In an almost flawless scene of dramatic tension and one of the very best moments of the episode, Jo presents to his father Jolyon his unique perspectives of happy vs. unhappy life. The point that differs them most is honor. As described by Galsworthy as having "a patriarchal look" and being "a master of perennial youth," Old Jolyon highly objects to his son's ignorance of the contract, the duties and the responsibilities. When Jo meets his father's reactions, he poses a question: "Where do you stand, father?" O'Conor creates a tremendous sophistication of the character: seemingly is a true Forsyte for whom family growing in prosperity is a supreme value, a superior goal; yet, we have some slight hints of the fact that he will become a promising man of tolerance in future. Moreover, we get a special link between the two. A relationship that absorbs doubts, bitter words, contradictions; yet, builds upon mutual honesty. On the contrary, we see Soames and his father, James (John Welsh) who display a clear level of formality in their relations. With their legal background and attachment to materialism, they resort to utterances like "What you say is just precisely what I have said." And Soames' mother, Emily (Fanny Rowe)? Just resorted to some chit-chats among ladies. Those relations beautifully copy the attitudes towards women from the two men.

While Jolyon wants to live his life with one woman (what already was the theme of the previous episode), Soames drifts... and is lucky (or unlucky...) to meet young Irene, "a concretion of disturbing Beauty impinging on a possessive world" (Galsworthy) - a truly remarkable relationship to come filled with a true 'volcano' - storms of affection, bitterness of desires unfulfilled and confusions of mutual misunderstanding. Soames and Irene, in their first scene here, display their very best of the series highlighting the aspect of two different individuals. The two see 'a volcano' in totally different ways. One badly wants the other and the other badly wants to be left 'independent.' Irene focuses on the musical aspect of her personality (as a Pole, I was happy that she mentions Paderewski among greatest musicians), Soames focuses on the legal aspect of his personality. Undeniably, where music meets the law, things are bound to turn pretty complex...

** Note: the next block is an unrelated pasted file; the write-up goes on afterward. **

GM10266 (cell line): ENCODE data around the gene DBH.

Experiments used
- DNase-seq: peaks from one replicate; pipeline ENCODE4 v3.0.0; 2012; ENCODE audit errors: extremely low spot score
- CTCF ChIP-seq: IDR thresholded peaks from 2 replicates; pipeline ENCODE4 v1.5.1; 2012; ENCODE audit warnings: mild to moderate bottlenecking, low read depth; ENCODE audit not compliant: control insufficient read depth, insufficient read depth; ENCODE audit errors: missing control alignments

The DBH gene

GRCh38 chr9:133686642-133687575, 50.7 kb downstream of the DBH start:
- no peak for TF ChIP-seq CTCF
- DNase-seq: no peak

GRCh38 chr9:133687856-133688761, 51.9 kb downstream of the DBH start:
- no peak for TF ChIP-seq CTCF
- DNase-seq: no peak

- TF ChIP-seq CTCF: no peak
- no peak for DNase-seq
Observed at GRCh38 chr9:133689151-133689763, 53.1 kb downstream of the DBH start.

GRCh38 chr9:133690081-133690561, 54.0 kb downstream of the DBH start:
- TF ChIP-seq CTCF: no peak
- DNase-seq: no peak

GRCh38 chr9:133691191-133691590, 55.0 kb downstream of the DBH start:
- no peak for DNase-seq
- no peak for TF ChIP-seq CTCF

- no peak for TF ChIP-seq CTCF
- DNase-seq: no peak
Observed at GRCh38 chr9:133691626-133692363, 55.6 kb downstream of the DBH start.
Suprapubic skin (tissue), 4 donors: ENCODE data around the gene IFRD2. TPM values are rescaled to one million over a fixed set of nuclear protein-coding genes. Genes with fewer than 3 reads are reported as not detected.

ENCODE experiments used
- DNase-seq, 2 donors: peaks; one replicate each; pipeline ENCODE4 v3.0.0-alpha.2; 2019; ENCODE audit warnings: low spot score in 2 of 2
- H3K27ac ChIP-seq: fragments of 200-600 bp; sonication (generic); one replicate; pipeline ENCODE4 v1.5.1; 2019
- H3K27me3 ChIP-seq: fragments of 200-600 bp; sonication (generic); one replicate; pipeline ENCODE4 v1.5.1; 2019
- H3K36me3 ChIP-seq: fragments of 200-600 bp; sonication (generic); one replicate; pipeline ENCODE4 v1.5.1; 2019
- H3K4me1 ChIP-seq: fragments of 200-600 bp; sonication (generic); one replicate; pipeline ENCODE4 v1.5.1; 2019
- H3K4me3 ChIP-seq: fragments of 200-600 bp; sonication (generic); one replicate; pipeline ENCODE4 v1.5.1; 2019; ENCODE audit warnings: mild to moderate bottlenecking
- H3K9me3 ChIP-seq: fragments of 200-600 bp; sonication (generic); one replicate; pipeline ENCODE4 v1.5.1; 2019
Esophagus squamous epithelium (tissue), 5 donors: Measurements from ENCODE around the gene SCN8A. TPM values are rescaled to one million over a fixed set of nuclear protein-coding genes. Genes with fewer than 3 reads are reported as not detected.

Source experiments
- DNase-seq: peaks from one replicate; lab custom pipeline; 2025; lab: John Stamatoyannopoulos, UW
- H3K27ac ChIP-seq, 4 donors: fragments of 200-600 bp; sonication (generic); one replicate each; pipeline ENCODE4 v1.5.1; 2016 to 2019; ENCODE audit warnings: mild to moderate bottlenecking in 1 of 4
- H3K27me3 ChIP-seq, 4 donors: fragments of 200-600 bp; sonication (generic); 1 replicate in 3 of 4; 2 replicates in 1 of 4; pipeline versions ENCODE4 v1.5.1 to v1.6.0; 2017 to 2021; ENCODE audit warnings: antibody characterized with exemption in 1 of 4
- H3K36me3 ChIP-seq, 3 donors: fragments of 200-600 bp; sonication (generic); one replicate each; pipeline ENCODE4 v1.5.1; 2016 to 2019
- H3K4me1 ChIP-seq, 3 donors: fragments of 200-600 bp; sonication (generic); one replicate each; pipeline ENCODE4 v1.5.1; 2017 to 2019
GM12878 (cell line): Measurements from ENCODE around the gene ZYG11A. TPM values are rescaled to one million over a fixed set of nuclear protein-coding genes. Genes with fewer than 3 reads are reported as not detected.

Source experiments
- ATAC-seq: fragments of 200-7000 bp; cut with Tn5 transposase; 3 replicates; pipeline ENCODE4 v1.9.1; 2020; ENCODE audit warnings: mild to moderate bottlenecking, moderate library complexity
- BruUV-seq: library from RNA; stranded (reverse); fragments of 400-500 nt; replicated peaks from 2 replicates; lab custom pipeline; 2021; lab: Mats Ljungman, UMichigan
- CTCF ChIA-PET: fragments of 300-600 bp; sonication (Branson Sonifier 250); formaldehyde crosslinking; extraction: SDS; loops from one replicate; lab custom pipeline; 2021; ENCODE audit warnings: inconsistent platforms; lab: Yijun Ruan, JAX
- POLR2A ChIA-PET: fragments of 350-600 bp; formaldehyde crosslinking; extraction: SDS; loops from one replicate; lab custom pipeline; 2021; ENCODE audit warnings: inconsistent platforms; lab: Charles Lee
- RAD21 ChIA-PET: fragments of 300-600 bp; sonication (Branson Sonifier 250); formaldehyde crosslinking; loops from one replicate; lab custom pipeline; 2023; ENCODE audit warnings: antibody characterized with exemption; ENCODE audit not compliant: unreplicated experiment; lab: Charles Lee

Frances, Jolyon's wife, and Helene have another scene of sheer brilliance. Two women and the theme of their conversation is one man, for one a husband, for another, a lover. What evokes from Frances' authoritative behavior is the lecture she gives this 'common little governess.' She embodies the most 'typical of the Forstytes." A suitable irony combined with dramatic tension go along with excellent performances of the two. Some minor scenes are no short of entertainment as well, including George at aunt Ann's. George (John Barcroft) is clearly a different representative of the younger generation, who, as a matter of fact, considerably differs from all the rest. Aunt Ann is interested in what the young ones are doing... The final scene between Winifred and Monty Dartie can smell trouble...

It seems that the young marriage no longer delight in blissful agony but face a test of honesty...Will they stand that test?

0 of 0 people found this review helpful.  Was this review helpful to you?

Message Boards

Recent Posts
What did Irene say to Fleur? sapphiremyst
Where is the bridge? robert-95-764440
Forsyte Saga (1967) wcromptonkinsey
What would've happened if....? tiderolls
coulourizing jameskelly23
Why did June.... tiderolls
Discuss A Family Scandal (1967) on the IMDb message boards »

Contribute to This Page

Create a character page for: